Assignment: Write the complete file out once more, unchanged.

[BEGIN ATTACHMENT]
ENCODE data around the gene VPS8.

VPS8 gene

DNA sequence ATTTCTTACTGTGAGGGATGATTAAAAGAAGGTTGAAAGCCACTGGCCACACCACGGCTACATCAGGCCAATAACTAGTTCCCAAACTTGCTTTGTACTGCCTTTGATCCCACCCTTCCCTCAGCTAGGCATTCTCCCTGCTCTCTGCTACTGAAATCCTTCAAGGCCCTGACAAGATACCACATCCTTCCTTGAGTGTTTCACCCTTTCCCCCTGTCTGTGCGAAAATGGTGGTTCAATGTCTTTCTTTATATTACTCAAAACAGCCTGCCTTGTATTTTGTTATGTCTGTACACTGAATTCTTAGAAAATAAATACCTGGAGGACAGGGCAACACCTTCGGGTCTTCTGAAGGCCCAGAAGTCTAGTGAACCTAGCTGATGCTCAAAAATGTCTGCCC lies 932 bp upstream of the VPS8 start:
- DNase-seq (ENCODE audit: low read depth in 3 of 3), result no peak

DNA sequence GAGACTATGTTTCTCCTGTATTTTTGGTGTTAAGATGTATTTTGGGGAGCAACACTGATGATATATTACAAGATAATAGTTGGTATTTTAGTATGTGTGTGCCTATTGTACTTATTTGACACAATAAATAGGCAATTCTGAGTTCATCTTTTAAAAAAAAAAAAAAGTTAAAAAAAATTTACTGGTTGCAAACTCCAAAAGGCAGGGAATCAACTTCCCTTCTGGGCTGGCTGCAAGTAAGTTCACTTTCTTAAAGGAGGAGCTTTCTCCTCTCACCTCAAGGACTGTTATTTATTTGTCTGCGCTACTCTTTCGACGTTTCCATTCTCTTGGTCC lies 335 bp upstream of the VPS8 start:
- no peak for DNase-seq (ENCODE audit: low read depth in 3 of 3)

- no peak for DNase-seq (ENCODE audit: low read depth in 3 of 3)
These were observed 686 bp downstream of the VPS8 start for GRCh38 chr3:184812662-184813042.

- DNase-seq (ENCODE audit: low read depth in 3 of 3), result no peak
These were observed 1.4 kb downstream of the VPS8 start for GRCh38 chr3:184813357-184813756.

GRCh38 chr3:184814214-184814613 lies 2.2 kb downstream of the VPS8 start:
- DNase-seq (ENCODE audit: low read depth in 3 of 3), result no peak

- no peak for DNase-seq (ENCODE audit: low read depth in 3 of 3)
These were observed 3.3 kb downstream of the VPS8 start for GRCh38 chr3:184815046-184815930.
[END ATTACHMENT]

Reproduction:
ENCODE data around the gene VPS8.

VPS8 gene

DNA sequence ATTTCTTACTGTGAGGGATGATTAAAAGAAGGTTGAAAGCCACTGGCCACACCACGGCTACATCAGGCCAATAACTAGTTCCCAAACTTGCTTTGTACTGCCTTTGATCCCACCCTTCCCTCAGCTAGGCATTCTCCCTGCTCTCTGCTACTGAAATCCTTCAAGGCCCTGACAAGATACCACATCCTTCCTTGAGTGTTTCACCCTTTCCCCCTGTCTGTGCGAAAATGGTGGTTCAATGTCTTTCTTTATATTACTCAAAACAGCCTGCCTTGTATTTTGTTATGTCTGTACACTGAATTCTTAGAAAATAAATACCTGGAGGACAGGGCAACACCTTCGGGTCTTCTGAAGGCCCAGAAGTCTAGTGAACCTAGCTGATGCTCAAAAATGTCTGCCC lies 932 bp upstream of the VPS8 start:
- DNase-seq (ENCODE audit: low read depth in 3 of 3), result no peak

DNA sequence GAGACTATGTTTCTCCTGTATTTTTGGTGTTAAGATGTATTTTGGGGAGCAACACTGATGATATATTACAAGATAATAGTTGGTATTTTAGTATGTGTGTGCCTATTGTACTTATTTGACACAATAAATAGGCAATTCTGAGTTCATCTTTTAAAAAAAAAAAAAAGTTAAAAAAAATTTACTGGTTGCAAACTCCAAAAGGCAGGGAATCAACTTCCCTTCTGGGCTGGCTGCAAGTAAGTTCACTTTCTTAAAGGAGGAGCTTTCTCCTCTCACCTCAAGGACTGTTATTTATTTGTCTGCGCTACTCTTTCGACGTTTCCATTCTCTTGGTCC lies 335 bp upstream of the VPS8 start:
- no peak for DNase-seq (ENCODE audit: low read depth in 3 of 3)

- no peak for DNase-seq (ENCODE audit: low read depth in 3 of 3)
These were observed 686 bp downstream of the VPS8 start for GRCh38 chr3:184812662-184813042.

- DNase-seq (ENCODE audit: low read depth in 3 of 3), result no peak
These were observed 1.4 kb downstream of the VPS8 start for GRCh38 chr3:184813357-184813756.

GRCh38 chr3:184814214-184814613 lies 2.2 kb downstream of the VPS8 start:
- DNase-seq (ENCODE audit: low read depth in 3 of 3), result no peak

- no peak for DNase-seq (ENCODE audit: low read depth in 3 of 3)
These were observed 3.3 kb downstream of the VPS8 start for GRCh38 chr3:184815046-184815930.